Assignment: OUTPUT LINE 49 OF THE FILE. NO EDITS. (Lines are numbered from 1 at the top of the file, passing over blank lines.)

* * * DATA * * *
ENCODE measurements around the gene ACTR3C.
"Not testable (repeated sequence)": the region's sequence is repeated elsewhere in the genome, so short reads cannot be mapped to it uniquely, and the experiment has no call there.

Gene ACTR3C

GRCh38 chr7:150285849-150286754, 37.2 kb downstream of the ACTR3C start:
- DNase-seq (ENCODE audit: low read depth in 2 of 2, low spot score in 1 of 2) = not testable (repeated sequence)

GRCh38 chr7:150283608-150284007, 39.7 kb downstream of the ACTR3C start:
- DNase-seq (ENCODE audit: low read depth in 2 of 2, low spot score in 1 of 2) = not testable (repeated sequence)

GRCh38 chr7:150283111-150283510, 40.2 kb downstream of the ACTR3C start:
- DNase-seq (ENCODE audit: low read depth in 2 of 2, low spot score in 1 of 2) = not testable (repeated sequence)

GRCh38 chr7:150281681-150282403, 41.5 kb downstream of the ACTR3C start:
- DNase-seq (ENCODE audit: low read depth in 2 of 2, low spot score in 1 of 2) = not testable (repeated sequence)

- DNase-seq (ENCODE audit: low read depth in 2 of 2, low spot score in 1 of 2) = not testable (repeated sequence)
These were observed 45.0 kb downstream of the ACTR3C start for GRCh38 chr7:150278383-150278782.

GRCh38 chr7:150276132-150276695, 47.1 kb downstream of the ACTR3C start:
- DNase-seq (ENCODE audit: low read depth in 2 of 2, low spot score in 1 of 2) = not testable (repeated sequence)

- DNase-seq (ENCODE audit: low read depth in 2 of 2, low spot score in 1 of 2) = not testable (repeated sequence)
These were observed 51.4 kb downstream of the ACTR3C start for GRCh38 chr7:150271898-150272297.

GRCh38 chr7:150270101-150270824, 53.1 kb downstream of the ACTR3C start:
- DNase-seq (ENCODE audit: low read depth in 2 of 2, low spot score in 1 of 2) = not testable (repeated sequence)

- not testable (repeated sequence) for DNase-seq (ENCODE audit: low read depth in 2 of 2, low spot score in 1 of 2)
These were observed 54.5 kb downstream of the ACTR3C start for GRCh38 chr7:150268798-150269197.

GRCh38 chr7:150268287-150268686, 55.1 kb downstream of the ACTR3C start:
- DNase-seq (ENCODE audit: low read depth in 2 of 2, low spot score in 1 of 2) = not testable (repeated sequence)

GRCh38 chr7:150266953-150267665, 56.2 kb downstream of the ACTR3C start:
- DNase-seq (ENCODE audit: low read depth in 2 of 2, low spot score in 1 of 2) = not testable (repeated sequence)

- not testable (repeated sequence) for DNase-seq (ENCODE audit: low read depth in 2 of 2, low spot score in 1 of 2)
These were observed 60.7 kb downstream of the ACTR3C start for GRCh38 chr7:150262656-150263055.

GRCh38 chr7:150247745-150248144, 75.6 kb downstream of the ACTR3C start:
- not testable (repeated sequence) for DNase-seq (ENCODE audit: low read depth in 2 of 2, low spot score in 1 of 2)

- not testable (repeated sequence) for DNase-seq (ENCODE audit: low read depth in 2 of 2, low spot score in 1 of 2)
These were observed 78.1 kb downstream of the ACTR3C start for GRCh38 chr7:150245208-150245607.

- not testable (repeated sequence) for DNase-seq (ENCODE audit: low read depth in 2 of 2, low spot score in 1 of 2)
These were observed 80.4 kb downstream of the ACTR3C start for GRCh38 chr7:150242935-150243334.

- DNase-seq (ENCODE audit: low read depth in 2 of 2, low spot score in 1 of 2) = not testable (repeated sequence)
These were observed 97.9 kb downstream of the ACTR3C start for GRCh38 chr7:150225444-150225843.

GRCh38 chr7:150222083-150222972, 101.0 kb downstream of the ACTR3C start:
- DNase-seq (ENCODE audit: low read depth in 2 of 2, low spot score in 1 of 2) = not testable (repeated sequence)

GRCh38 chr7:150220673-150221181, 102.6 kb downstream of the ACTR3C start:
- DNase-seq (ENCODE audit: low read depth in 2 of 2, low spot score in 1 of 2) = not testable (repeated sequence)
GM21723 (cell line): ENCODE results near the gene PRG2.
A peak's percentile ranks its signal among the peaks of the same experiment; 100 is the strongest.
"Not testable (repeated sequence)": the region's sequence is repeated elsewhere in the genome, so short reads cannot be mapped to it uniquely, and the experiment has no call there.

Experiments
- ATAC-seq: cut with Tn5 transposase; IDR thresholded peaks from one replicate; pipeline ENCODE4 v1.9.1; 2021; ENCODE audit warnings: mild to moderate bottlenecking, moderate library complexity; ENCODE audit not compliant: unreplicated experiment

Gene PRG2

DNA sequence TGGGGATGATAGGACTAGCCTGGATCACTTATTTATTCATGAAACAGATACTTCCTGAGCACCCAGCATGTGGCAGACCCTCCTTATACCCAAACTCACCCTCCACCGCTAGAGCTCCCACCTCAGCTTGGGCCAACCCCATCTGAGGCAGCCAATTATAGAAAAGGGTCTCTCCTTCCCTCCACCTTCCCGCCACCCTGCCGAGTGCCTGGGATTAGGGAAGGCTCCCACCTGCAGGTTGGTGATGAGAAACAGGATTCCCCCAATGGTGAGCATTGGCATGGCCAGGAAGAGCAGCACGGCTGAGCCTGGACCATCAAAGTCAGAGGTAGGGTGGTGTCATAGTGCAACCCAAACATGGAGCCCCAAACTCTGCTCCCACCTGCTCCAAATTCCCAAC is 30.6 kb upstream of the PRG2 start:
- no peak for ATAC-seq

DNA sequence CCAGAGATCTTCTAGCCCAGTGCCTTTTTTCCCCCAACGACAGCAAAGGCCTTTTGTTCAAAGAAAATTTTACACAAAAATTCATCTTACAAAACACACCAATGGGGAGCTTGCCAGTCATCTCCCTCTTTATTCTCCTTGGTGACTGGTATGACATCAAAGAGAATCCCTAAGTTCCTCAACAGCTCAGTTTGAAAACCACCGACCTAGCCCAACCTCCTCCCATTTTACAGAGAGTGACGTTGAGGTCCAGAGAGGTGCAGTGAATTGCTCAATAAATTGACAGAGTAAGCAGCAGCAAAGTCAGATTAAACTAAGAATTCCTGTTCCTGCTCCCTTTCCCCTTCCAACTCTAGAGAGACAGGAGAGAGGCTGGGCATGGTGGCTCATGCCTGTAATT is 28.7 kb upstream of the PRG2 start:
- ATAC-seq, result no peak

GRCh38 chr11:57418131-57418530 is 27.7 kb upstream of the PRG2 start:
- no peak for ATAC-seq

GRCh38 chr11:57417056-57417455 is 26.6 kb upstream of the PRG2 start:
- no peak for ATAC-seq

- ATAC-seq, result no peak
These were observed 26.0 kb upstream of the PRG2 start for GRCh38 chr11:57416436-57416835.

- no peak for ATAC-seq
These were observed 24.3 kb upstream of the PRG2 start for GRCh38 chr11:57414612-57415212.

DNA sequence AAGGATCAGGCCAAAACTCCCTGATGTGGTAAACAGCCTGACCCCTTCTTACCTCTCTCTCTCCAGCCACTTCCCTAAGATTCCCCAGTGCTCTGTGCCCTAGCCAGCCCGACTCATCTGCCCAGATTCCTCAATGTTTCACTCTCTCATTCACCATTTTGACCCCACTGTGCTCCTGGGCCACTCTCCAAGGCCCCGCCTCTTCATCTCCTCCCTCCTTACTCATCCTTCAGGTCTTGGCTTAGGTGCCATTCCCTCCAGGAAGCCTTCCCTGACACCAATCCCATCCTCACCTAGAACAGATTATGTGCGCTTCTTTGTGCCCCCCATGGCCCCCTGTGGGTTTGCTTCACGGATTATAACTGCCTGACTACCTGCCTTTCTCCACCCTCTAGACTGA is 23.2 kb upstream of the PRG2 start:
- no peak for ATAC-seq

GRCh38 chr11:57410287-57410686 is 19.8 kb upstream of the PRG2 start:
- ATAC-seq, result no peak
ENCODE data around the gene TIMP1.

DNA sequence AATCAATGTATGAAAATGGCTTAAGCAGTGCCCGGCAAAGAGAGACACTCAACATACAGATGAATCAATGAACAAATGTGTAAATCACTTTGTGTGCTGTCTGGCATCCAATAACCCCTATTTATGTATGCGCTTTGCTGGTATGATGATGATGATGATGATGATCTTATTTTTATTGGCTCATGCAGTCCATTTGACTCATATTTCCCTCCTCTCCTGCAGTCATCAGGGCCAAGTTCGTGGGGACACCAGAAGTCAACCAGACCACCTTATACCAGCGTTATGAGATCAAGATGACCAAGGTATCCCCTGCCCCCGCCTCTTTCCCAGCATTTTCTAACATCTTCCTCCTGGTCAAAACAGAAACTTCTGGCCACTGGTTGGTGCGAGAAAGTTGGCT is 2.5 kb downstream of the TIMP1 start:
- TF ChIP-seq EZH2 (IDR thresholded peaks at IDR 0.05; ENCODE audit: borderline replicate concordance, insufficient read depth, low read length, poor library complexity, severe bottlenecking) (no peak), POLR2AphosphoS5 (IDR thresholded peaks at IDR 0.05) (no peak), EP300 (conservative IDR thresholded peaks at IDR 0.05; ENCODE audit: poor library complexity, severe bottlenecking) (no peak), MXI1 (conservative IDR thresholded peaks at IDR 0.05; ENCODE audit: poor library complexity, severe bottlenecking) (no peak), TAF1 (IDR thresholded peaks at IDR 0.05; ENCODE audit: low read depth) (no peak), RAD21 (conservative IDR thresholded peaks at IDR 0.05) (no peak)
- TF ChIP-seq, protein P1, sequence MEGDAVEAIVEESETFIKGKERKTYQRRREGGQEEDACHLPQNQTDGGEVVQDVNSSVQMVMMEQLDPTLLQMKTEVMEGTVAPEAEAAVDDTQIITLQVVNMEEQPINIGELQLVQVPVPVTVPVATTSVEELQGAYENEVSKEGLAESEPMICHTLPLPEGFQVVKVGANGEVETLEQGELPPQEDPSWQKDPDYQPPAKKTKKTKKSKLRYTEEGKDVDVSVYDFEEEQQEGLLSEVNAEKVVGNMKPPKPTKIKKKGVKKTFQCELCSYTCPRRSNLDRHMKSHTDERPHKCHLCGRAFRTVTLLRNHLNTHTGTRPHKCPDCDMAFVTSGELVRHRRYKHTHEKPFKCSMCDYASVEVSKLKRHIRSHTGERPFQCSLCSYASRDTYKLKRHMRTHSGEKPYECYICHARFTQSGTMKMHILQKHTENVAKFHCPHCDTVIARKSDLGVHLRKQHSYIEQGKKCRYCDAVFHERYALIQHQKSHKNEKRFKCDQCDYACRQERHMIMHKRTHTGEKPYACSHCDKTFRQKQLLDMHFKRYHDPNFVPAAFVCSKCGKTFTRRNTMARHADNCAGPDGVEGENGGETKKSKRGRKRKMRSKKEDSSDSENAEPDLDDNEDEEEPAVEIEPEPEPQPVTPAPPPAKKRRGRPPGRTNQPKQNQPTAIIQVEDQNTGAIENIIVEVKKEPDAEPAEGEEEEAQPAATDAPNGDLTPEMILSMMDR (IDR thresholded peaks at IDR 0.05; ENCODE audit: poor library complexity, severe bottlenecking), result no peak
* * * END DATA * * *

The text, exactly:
- ATAC-seq, result no peak